Invisible, insidious, and assumed, conventional social science research, and by extension, the policies, practices, and investments that are influenced by such research, render white middle class subjectivities as the gold-standard of achievement, preferred status, wellness, and success. We experience this even within ACEs and trauma-informed discourses, where there is continuous scrutiny on the lives and moves of those most structurally vulnerable, including YPOC, coupled with avoidance and silence of the pathologies of those structurally protected and the systems that protect them.

Every day, YPOC struggle, succeed, and exceed metrics of compliance. However, their compliance does not guarantee their safety, security, or humanity.  Oscar Grant, Tamir Rice, Jordan Edwards, Michael Brown, Rekia Boyd, Alex Nieto, and too, too many others were all compliant. Yet we lost them to state violence. Individual behaviors, adherence, and achievements alone cannot bring healing or transformation from injustices long experienced and navigated daily by YPOC. In the words of RYSE members,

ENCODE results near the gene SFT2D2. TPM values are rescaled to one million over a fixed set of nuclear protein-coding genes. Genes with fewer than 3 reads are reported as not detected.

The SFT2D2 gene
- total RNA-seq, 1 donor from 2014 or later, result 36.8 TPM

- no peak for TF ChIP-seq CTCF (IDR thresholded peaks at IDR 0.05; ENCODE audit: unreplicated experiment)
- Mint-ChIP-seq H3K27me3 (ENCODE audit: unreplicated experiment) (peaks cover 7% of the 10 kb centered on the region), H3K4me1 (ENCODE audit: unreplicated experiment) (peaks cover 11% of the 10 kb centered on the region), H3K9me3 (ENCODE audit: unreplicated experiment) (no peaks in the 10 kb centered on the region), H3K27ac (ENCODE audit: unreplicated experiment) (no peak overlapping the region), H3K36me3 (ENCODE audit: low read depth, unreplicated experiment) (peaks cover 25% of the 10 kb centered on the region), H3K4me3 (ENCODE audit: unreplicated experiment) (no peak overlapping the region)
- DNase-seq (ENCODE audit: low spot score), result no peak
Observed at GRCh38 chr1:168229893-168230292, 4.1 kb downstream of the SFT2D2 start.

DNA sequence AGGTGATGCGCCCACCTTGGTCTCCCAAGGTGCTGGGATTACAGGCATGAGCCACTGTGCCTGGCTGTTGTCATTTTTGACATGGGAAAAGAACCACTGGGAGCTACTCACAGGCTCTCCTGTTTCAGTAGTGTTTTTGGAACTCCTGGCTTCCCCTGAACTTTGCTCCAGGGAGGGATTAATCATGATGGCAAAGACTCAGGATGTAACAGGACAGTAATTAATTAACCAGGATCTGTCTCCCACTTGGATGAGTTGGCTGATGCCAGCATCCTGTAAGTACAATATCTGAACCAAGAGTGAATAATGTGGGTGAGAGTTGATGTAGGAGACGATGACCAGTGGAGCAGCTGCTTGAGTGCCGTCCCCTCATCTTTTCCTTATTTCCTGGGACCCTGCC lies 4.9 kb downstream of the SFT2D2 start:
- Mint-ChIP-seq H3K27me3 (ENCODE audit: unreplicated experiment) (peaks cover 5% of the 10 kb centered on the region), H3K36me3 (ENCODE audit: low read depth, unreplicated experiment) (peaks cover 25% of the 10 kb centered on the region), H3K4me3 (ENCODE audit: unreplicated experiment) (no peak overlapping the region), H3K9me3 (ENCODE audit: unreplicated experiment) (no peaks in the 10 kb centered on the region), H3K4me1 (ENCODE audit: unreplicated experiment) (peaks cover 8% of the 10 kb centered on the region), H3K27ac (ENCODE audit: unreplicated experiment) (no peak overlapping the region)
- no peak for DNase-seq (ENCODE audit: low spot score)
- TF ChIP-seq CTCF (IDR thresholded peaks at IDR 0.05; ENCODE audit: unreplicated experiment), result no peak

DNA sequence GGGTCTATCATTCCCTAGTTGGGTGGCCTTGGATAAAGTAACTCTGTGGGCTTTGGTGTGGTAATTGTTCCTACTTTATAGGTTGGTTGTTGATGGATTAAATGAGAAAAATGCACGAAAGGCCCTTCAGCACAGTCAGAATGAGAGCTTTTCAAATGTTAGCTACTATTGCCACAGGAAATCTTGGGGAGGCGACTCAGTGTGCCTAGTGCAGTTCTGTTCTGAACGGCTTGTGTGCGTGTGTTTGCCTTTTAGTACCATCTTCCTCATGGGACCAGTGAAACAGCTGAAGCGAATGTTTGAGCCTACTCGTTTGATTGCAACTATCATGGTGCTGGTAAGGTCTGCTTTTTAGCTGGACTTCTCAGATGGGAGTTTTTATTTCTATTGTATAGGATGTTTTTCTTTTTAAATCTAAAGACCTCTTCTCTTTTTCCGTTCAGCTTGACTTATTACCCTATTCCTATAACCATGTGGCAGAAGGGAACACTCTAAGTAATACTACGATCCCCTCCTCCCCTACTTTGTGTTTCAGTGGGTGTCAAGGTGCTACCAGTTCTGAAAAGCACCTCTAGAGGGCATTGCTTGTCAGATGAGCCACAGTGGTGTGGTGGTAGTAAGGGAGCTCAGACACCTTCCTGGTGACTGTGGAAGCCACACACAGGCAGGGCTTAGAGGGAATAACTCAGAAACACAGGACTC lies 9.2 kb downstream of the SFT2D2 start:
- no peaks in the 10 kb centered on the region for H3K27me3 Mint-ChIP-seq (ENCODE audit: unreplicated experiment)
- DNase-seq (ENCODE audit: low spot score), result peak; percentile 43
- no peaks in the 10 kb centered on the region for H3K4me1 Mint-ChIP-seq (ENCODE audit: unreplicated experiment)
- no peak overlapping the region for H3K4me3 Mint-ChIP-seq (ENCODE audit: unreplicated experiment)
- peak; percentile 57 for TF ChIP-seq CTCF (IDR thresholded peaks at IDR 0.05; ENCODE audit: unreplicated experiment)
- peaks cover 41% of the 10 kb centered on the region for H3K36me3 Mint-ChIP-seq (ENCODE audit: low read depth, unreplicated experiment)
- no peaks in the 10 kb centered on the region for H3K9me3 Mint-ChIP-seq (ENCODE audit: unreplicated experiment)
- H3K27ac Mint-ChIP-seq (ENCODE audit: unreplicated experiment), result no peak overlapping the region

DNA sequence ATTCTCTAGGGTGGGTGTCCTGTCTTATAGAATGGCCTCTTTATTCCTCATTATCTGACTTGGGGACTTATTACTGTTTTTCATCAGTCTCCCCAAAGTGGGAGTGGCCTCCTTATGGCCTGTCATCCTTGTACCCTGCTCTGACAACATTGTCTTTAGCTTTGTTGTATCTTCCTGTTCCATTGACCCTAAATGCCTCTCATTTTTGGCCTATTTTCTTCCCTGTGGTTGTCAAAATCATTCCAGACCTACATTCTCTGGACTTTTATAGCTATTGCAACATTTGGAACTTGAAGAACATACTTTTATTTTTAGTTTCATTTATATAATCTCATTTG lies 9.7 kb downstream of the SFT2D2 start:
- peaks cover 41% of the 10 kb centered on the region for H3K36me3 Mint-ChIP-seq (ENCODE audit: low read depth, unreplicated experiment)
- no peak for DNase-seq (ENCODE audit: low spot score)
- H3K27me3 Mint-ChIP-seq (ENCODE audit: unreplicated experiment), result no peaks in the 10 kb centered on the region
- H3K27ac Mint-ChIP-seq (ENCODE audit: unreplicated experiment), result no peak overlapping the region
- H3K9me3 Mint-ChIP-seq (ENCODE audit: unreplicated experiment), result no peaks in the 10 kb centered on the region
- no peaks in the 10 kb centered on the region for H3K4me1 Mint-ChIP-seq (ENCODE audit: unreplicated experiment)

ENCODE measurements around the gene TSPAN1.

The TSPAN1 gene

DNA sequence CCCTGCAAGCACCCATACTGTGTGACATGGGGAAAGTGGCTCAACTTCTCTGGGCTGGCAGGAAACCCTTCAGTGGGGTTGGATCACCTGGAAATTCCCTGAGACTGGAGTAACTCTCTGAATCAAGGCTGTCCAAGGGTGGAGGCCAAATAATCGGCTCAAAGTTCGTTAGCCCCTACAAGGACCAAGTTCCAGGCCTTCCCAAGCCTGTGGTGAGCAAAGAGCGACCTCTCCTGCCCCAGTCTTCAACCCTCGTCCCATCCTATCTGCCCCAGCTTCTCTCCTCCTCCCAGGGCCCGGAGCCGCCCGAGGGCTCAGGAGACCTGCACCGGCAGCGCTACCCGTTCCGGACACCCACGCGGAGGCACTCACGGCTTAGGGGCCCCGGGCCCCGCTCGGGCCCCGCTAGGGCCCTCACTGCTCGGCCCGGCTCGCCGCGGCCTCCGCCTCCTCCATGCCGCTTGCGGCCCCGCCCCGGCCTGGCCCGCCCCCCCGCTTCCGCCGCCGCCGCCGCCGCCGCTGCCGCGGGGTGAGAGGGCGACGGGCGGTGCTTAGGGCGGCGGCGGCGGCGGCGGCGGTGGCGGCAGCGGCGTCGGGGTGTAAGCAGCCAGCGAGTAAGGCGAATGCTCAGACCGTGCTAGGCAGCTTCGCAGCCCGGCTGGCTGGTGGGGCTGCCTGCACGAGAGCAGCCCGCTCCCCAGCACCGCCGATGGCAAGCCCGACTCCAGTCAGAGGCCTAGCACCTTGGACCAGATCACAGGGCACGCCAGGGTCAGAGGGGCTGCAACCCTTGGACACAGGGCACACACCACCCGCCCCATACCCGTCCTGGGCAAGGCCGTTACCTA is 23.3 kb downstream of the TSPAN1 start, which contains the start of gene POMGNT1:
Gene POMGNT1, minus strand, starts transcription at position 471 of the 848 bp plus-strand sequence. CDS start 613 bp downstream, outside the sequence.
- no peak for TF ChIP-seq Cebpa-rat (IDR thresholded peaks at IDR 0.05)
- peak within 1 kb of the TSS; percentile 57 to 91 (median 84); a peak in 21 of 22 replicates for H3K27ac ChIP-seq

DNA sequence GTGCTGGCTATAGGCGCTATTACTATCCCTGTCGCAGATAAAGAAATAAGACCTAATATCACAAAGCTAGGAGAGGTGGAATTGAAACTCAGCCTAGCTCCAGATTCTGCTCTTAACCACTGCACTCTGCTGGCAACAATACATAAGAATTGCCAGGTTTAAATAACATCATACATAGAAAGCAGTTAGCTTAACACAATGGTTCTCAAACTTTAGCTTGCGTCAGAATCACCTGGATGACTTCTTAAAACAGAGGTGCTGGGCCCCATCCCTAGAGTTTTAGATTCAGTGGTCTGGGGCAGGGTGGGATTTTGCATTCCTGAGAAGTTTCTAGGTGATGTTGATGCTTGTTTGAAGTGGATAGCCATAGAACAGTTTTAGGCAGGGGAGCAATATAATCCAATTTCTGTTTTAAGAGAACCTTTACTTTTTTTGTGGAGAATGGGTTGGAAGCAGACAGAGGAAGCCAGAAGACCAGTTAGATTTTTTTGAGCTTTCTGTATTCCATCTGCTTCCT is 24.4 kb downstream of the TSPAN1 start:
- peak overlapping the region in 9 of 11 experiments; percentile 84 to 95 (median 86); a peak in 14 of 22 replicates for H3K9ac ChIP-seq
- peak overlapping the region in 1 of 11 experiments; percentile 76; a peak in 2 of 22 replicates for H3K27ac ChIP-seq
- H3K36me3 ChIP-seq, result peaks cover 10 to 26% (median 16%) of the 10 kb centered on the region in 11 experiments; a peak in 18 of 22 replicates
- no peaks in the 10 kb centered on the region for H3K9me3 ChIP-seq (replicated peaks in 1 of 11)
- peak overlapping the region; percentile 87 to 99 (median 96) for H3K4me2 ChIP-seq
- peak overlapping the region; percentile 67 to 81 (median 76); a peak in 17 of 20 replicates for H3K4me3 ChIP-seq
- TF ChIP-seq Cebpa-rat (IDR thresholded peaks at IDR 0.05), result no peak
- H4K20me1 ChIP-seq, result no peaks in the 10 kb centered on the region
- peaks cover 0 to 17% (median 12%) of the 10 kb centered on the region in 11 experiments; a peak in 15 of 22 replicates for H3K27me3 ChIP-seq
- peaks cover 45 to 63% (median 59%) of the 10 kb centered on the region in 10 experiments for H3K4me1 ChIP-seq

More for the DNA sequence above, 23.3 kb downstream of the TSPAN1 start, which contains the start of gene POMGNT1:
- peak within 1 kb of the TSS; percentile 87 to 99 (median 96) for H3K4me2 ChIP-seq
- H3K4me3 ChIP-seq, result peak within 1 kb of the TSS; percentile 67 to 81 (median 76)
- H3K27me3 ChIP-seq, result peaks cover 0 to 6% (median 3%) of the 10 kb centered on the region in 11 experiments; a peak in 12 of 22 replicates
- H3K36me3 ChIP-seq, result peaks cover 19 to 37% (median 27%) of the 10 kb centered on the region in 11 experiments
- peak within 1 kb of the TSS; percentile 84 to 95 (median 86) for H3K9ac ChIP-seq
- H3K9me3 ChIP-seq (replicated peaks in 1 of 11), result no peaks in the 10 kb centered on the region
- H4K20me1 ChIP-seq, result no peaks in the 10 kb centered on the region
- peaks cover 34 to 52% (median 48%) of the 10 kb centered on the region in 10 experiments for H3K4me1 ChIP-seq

“Realizing institutions don’t work for you, but against you is the first step of healing and saving your community.”

“Healing looks like education. If people understood their privilege and how their actions can deeply affect someone, I think that it would help a lot of people who are struggling with these issues

We must embolden outcomes of success beyond those most comfortable or convenient to track and measure, that position the humanity of young people of color as the solution, rather than the problem. To do this,  we have to shift the burden of responsibility and change from those of us most structurally vulnerable to those of us most protected and privileged.

Radical Inquiry

RYSE is working to reimagine, uplift, and uphold metrics of liberation – where resilience is the baseline, not the benchmark. Where solidarity and resistance replace or enhance self-efficacy and civic engagement. Where systems are held accountable to their allocation and delivery of love, belonging, reparations – liberation.